Provocateur pays homage to black entertainers, shake dancers and burlesque performers of the 19th and 20th centuries whose performances would enchant and entice their audiences. This section incorporates the magical, sexy, provocative but classy aspects of costume design, performance and showmanship of that era.
This section also honours the issues of black performers as part of the civil rights movement, performers like Josephine Baker refused to perform for segregated crowds and others like Jean Idelle were of the first to perform on stage with their white counterparts.
Provocateur embodies the celebration, strength and spirit of these bold and beautiful women and performers and carries off aspects of their striking costume designs with the added colour and flair of today’s carnival designs”
5- What does your section represent?
Provocateur represents: History, culture, power, elegance, struggle, sexiness and the multidimensional aspects of performance
6- What are the pros and cons of being a mas designer?
This is a hard one. As a designer I have not been in the game that long to completely weigh up the pros and cons, but Ill give it a go.
- Having freedom to draw on my own inspiration to create something
- People showing interest, complimenting and wanting to wear my designs.
- Not being able to access the best materials for a decent price in the UK
- Finding people with the skill set to help construct my vision
- It is very time consuming, especially when you have to juggle it with other commitments.
7- What has been the highlight of this entire process?
The highlight of the entire process for me had to be the final/launch night.
I loved having the freedom to put together my own presentation. I felt like this was where I could get really creative and portray the concept of my costume section to the audience. A costume really comes alive when you have good models and a good presentation so this was really important to me to do it well.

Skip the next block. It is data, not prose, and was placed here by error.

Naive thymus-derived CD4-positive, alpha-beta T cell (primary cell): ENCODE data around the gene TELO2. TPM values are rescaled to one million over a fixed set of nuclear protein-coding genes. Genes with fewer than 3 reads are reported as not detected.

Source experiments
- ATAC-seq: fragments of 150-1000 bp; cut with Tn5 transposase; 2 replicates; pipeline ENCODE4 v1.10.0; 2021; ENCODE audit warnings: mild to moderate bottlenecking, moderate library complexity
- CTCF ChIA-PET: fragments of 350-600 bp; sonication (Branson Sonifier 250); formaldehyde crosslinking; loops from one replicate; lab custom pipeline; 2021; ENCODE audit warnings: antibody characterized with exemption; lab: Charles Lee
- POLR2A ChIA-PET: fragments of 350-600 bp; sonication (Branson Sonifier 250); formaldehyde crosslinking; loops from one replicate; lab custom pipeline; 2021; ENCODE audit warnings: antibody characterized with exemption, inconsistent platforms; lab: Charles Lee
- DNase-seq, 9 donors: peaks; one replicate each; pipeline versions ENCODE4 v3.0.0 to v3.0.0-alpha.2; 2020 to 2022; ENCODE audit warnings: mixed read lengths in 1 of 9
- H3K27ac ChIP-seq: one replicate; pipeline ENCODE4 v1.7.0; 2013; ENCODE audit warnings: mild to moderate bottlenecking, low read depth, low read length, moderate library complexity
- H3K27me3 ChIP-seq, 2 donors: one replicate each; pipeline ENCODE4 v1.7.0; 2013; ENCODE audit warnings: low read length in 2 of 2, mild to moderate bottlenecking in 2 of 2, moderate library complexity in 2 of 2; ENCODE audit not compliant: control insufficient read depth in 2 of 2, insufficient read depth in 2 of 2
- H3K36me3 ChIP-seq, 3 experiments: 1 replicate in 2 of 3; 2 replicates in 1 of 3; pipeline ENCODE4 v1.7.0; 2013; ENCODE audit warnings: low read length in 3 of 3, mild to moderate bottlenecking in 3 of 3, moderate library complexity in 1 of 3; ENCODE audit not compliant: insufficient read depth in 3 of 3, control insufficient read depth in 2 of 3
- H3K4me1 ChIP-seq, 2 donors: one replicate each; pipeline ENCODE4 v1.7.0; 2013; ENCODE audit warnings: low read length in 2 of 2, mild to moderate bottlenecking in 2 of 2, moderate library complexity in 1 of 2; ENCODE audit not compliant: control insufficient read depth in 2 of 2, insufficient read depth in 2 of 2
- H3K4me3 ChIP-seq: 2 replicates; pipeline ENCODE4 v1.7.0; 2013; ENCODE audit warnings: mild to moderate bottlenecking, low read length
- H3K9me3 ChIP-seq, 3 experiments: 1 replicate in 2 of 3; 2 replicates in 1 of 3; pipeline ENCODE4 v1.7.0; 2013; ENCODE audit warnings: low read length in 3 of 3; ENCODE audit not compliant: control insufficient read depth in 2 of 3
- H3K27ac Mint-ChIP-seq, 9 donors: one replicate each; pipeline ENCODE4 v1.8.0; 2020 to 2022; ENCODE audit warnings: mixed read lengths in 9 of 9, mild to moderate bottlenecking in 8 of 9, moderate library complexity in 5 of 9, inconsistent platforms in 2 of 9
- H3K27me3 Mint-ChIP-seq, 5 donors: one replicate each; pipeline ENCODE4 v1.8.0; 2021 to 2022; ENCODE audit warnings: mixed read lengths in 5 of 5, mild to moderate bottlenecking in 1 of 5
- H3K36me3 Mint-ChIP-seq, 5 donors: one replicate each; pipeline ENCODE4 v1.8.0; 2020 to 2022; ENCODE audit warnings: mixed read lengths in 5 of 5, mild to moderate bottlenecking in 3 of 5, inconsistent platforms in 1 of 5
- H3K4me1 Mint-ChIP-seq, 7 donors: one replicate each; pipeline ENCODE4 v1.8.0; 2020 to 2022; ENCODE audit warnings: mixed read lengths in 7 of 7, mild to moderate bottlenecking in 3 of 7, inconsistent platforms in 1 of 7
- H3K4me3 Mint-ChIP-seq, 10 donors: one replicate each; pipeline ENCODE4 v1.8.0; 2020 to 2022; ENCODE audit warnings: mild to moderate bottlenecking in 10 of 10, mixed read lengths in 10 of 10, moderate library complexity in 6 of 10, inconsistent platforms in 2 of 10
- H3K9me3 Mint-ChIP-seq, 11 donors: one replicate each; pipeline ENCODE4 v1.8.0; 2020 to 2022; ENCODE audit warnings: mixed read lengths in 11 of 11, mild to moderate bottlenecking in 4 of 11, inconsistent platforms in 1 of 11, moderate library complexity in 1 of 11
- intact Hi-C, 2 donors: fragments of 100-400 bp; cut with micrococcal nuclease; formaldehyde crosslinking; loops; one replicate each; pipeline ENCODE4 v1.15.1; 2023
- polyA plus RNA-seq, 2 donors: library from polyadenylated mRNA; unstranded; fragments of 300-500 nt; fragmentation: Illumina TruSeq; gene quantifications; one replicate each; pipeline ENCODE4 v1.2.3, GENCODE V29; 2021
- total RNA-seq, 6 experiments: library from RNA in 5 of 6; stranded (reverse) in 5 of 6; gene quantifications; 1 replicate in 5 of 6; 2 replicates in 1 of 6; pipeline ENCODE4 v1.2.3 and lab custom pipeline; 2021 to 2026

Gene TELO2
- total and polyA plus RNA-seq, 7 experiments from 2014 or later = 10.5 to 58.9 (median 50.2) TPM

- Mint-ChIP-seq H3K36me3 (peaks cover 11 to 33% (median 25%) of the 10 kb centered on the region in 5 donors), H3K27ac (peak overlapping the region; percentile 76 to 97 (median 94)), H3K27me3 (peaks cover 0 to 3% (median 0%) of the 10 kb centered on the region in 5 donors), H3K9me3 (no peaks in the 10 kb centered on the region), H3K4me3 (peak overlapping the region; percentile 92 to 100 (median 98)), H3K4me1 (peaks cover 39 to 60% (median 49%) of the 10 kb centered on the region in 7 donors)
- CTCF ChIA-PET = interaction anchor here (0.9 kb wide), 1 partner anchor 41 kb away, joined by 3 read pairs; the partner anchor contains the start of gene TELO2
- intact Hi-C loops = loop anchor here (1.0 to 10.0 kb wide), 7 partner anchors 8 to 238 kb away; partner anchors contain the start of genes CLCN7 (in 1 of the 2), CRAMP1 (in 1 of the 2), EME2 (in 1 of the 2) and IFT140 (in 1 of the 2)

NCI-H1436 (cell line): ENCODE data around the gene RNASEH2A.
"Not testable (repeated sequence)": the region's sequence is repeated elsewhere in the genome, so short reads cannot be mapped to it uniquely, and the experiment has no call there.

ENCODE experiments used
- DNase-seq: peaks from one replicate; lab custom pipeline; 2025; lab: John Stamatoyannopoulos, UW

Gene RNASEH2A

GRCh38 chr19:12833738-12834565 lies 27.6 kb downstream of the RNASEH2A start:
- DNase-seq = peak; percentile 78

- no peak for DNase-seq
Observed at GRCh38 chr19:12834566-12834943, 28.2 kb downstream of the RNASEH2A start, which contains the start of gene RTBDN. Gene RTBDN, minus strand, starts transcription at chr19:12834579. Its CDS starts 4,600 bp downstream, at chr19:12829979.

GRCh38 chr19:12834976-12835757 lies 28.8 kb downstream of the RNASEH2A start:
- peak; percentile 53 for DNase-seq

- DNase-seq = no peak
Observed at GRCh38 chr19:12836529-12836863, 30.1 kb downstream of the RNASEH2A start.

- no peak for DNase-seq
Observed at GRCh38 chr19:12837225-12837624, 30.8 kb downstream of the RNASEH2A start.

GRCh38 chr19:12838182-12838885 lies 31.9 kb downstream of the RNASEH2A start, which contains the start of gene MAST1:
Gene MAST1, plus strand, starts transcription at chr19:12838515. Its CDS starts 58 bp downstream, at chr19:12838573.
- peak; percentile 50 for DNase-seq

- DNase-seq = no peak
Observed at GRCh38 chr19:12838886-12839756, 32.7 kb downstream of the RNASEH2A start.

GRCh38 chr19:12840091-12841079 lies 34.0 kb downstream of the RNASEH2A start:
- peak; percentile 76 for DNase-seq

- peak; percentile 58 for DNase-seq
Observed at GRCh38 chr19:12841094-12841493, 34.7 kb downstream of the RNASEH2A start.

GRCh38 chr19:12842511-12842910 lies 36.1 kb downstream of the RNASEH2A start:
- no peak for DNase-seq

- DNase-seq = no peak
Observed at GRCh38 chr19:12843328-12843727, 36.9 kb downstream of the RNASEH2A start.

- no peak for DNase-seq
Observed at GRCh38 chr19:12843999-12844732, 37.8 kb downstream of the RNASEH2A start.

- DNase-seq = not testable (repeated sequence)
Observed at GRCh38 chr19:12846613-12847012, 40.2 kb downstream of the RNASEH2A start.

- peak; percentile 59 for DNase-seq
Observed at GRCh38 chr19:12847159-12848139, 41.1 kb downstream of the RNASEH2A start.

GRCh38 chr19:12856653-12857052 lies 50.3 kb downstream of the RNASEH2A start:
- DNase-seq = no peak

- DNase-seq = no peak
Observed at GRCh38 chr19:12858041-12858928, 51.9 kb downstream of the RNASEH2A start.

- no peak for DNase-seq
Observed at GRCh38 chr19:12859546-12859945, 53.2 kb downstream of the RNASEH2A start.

It was also really exciting for me to be able to showcase my designs in front of friends and family who have supported me through the competition process. I even got two of my sisters to model.
8- What did you learn from the design mentors?
The mentors from Making Carnival were supportive, the biggest thing I probably took away from them was to be mindful that your costume will have to be mass produced so would have to be fairly quick and simple to make. I love intricate detailing, so I definitely had to rein it in when making the prototypes.
9- Finally as a new designer what would you say to someone who wants to make mas?
I would say go for it, seize every opportunity that is put in front of you because it may never come around again. Soak up all the information you can about mas, learning from everyone experienced in the art. Look at everything as potential inspiration and try to learn as many different skills as you can as you never know when they may come in handy.
Also don’t be afraid to experiment or teach yourself new skills if you have to, I didn’t study fashion or costume design, so never thought I would be here in this moment designing and making a costume section for Notting Hill Carnival, so it goes to show that you can do anything you put your mind to as long as you are willing